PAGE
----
How IBM’s Watson is helping us lead healthier lives
This story is brought to you by vapor-distilled smartwater, who found unique inspiration for their water by looking up to the sky. We hope the change in perspective this piece offers will help inspire you.
IBM Watson may be the smartest supercomputer of our time. Watson, a cognitive question answering machine, processes data like a human by reading and understanding natural language, creating hypotheses based on evidence, and learning on the go. Watson accumulates knowledge in three distinct ways: being taught by people, learning from past interactions, and being given new information. In other words, Watson generates the answer itself, which is more than what search engines do by returning a ranked list of documents in order of relevance to your question. This type of artificial intelligence is the Holy Grail, allowing machines to converse more naturally with humans.
In recent years, Watson has been used in a number of innovative ways, challenging our perception of artificial intelligence and its capabilities. In 2011, Watson did its best Deep Blue impersonation – and made history in the process – by defeating grand champions Ken Jennings and Brad Rutter in the first round of the Jeopardy IBM Challenge. And at this year’s SXSW festival, IBM put Watson in control of the menu of a food truck. Four prominent chefs collaborated with the cognitive computing system, using its database of millions of recipes and ingredient options to create dishes that regular people would have never thought of before. The supercomputer has also been used in the realm of customer service to help human representatives more quickly answer consumer questions, increasing its knowledge and value over time.
With a newly signed deal with Apple, IBM is looking to collaborate on a number of apps targeting the retail, healthcare, banking, travel, transportation, telecommunications, and insurance industries, showing just how pervasive and powerful the Watson technology can be. In the realm of health and wellness, Watson has revolutionary potential. Just last month, IBM outlined new advances for Watson’s cognitive computing system that would increase returns on research and development. These new capabilities will catalyze health professionals’ ability to leverage data and medical records in order to determine the most effective diagnosis and treatment options for their patients. In conversation with Halle Tecco, co-founder and CEO of Rock Health, she notes:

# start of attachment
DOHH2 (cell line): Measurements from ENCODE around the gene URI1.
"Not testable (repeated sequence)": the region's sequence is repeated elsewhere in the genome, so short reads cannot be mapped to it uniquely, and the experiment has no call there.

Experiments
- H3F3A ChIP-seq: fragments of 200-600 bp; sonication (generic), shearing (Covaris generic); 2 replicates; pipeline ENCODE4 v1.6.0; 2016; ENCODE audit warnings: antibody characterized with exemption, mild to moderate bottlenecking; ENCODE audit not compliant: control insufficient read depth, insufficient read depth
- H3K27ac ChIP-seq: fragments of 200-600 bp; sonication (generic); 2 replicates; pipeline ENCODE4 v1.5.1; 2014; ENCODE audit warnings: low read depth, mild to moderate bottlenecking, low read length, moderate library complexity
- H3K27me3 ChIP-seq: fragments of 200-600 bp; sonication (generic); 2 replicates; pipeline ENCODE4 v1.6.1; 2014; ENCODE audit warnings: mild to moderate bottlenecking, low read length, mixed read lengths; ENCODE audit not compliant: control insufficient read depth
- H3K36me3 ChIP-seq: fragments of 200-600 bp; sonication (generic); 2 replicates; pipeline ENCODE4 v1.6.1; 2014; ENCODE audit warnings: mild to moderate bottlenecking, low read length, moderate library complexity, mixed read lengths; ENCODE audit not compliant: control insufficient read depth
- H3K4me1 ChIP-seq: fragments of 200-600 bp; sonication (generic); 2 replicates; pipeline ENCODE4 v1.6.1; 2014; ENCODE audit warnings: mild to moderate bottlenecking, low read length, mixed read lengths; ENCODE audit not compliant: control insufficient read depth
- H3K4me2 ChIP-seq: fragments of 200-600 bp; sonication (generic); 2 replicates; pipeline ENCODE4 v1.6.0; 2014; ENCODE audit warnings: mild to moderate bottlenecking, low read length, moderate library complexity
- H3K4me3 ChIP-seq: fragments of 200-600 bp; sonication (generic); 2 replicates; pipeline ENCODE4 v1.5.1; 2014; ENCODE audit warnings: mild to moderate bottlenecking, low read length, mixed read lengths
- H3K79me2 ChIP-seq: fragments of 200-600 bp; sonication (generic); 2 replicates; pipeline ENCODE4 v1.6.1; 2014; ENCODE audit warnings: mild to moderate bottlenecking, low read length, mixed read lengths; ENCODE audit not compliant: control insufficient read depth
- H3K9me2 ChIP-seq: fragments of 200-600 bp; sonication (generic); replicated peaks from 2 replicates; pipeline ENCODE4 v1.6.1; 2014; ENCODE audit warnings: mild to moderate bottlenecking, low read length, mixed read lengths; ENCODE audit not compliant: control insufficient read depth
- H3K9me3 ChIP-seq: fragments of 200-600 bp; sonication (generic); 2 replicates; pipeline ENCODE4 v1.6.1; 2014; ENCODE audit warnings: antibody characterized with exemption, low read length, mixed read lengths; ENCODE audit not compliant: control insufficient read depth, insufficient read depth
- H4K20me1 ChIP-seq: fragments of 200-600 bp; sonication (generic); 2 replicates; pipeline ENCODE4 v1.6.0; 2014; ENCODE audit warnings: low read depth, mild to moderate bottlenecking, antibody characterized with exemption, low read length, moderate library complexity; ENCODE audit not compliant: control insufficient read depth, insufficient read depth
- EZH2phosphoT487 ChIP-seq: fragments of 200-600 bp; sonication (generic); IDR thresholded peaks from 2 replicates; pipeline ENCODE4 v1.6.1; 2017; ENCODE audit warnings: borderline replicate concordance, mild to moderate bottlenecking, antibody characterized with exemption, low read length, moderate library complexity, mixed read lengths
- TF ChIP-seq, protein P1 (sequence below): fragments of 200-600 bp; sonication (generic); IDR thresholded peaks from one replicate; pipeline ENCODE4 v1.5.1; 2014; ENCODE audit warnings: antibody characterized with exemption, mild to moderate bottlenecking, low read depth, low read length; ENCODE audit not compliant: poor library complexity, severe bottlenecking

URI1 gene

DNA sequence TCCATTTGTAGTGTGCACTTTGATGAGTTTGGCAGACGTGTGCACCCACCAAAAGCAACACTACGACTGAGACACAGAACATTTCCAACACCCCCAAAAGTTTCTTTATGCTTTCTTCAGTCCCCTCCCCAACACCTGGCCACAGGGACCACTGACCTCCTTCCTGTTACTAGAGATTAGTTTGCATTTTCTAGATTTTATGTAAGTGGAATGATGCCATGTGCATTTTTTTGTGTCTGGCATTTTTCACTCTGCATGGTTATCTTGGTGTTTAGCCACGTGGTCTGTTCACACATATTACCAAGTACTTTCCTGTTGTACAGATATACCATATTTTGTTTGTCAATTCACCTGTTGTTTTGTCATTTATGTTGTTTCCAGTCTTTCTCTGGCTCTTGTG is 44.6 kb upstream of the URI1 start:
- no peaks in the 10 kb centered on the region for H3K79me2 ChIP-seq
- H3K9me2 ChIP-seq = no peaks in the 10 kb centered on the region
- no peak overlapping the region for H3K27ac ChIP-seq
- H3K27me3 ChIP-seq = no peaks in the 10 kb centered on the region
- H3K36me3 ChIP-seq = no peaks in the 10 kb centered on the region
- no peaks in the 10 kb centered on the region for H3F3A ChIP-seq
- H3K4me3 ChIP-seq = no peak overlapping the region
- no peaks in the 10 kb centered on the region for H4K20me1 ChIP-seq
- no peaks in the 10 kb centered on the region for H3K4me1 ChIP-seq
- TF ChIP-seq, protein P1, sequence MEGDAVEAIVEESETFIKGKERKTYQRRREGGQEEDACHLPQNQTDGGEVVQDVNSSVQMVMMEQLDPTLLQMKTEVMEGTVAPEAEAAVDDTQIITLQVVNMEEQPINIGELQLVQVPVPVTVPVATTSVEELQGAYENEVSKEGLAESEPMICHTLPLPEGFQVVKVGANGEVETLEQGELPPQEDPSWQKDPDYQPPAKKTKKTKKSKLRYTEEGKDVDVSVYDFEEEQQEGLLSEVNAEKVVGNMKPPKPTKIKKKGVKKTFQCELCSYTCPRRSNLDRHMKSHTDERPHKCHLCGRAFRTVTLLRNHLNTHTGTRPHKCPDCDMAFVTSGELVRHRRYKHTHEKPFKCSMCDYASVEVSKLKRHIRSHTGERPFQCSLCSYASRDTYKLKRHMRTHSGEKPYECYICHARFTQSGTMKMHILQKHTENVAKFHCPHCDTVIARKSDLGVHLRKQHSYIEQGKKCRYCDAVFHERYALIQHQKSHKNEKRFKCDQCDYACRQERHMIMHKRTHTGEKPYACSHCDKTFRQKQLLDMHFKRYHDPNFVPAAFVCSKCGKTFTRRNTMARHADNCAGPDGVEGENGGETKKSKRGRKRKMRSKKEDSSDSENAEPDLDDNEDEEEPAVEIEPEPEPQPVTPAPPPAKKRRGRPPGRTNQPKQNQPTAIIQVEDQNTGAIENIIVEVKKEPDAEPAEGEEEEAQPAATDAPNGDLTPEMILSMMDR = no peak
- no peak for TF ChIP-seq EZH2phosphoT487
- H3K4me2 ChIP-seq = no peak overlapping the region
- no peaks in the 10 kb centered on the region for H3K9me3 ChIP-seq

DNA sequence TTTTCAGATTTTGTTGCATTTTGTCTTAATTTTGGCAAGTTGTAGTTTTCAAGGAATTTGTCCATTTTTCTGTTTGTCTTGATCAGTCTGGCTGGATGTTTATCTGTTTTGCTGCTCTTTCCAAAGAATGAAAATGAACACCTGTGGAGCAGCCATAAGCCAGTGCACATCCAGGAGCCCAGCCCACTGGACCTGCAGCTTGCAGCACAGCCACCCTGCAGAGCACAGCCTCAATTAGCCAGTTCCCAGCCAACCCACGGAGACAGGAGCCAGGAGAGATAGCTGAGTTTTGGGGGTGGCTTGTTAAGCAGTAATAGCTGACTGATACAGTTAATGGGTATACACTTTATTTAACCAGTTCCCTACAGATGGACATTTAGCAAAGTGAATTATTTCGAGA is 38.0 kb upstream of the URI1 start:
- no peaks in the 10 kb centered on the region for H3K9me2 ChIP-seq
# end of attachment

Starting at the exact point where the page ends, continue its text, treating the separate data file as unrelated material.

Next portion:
“There are huge benefits and great byproducts of having a more data driven system. If we’re able to make better treatment decisions, if we’re able to better diagnose diseases earlier because we have the technology or the data to do so, then we’re ultimately helping people, because we’re taking care of people much sooner.”
Supercomputers such as Watson will be able to consider a wider range of information, from aggregated success rates to individual medical histories, to significantly tailor treatment options to achieve the best outcomes for every patient, or even predict diseases before they strike. Watson’s cognitive capabilities are transforming the way wellness professionals do their jobs. Below are examples of how the healthcare industry is tapping into the power of Watson:
-Students at the Cleveland Clinic used Watson to map factors related to various health conditions to the most likely diagnoses and ultimately determine satisfactory treatments.
-WellPoint Inc. trained Watson with 25,000 historical cases of utilization management, which then used its hypothesis generation and evidence based learning techniques to help nurses make better decisions.
-IBM, Sutter Health and Geisinger Health Systems used Watson to determine early warning signs of heart disease by analyzing big data such as demographics, health history, and medications documented in electronic health records.
When looking at these examples, it’s not hard to envision Watson at the center of a more connected healthcare system, where doctors and nurses will have access to databases that are synced with the latest information from academic journals, hospitals and across the web. This rich information can be mined for deeper insights about individuals and entire communities, which will result in earlier spotting of warning signs, more accurate diagnoses, and more effective treatments. It won’t replace our current model of care, but rather enhance it, allowing more time for human interaction when these face-to-face conversations matter most. Beyond treatments and prediction, Watson’s greatest potential might lie in its ability to prevent. In the future, it could easily become an integral part of daily life, acting as a personal health and wellness advisor that travels around in our pockets, on our wrists or even embedded somewhere on our bodies. In that scenario, it could monitor our activities and provide suggestions on what to eat, how much to exercise, or when to go to sleep, keeping us illness and injury free. With humans and artificial computer systems working together, the future of health will not only be streamlined and more efficient, but also will allow people to lead healthier and happier lives. This story is brought to you by PSFK x smartwater.